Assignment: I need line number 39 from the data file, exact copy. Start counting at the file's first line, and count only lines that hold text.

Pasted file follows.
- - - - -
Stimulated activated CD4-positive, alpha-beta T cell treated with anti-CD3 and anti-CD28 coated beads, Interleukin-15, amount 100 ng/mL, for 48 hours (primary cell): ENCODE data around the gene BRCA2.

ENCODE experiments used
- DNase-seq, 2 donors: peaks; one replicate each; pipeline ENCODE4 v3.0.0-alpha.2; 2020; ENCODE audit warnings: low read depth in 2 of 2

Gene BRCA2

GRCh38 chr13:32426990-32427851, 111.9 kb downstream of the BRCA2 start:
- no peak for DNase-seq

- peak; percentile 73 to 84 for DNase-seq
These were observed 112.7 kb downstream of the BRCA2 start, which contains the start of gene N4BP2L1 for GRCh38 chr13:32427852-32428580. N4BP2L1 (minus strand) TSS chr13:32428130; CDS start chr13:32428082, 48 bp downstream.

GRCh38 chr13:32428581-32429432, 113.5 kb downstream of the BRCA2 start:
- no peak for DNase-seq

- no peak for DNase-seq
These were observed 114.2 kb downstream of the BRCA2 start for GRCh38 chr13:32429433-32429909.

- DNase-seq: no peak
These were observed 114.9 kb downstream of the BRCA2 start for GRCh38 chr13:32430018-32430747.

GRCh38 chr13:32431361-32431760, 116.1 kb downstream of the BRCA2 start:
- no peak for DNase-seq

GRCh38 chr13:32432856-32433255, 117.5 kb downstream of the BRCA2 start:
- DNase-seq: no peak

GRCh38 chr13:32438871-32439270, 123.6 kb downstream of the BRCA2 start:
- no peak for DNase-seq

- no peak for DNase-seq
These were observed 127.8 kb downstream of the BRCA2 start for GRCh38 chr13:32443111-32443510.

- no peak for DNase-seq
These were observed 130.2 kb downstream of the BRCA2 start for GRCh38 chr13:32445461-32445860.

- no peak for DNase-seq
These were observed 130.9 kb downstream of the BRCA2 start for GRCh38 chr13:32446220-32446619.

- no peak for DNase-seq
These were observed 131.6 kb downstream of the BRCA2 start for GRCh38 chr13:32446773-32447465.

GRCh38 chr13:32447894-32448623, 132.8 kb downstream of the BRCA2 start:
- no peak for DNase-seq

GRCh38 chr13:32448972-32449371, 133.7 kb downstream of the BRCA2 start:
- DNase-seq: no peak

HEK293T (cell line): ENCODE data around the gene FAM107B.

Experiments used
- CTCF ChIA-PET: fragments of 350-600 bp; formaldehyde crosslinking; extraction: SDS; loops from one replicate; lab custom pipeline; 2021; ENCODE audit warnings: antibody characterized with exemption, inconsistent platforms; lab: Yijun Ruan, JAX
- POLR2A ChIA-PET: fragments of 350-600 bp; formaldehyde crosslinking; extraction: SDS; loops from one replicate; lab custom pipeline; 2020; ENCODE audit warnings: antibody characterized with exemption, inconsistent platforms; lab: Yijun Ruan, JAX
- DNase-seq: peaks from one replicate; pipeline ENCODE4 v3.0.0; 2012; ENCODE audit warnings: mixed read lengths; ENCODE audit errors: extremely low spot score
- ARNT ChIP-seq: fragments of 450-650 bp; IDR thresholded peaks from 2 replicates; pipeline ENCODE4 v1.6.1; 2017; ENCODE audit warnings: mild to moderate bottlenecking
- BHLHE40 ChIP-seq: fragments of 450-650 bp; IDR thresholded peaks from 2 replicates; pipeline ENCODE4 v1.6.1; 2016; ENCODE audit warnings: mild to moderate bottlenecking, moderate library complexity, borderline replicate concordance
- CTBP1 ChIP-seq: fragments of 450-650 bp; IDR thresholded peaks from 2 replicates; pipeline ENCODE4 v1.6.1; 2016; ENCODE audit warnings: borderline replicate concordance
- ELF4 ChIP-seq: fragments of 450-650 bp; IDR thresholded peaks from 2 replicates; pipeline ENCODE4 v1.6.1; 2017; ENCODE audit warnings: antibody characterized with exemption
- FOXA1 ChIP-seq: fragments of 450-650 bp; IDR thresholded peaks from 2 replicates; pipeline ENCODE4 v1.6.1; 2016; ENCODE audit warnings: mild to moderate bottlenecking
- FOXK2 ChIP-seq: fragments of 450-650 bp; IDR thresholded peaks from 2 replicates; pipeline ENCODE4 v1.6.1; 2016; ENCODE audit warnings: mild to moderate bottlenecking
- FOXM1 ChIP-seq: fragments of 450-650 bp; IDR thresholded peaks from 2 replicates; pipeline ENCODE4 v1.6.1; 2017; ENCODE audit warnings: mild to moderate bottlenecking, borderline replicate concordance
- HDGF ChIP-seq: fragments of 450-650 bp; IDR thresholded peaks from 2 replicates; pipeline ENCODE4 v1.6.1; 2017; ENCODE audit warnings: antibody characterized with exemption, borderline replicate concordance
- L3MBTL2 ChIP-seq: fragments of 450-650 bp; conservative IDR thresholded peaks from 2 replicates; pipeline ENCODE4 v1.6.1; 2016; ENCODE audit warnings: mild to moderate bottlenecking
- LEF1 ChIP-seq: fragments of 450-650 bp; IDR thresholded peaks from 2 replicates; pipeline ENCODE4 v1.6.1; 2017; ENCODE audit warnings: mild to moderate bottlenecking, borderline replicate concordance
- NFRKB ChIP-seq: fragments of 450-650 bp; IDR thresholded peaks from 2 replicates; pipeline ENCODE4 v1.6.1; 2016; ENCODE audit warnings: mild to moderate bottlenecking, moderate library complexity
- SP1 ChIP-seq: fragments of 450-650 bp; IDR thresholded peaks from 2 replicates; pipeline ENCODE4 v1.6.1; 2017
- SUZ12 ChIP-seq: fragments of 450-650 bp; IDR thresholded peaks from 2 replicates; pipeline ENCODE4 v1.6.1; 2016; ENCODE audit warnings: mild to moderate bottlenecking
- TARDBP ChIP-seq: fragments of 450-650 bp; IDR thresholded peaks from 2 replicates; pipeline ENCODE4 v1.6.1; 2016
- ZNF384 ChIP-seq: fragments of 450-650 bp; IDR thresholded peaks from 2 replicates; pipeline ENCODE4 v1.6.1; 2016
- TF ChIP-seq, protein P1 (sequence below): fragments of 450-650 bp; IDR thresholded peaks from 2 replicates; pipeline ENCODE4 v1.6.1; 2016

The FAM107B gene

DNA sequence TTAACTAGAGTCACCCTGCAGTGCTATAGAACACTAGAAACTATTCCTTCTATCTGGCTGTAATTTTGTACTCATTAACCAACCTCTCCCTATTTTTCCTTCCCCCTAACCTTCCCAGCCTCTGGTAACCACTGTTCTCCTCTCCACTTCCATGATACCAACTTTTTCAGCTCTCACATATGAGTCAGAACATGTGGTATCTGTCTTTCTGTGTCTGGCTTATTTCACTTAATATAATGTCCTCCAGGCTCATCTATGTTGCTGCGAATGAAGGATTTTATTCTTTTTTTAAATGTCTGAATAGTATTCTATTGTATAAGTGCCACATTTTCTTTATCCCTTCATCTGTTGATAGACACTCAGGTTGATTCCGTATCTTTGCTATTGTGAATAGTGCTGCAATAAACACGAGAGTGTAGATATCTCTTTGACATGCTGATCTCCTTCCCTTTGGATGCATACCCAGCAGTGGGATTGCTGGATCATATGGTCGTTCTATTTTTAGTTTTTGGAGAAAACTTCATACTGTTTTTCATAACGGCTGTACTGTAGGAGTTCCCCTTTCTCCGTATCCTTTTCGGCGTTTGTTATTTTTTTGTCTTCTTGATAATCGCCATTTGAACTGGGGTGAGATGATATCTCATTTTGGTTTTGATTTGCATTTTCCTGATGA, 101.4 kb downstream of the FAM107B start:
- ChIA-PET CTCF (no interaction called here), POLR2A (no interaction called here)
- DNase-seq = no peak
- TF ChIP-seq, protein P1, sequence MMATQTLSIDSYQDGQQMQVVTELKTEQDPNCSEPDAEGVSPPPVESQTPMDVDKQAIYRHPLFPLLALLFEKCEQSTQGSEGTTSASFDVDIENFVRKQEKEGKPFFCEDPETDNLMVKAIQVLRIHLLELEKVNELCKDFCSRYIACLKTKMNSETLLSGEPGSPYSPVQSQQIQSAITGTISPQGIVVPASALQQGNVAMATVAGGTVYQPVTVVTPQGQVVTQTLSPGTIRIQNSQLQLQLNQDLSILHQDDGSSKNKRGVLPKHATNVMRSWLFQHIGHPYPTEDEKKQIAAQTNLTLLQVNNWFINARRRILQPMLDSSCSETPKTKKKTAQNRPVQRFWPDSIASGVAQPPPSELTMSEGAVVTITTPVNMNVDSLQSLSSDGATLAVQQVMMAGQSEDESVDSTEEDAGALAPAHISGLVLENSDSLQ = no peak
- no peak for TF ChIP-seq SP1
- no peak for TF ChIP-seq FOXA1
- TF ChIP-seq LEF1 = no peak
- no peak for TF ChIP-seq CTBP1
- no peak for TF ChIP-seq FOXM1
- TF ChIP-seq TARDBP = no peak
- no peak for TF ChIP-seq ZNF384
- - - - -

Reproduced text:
- BHLHE40 ChIP-seq: fragments of 450-650 bp; IDR thresholded peaks from 2 replicates; pipeline ENCODE4 v1.6.1; 2016; ENCODE audit warnings: mild to moderate bottlenecking, moderate library complexity, borderline replicate concordance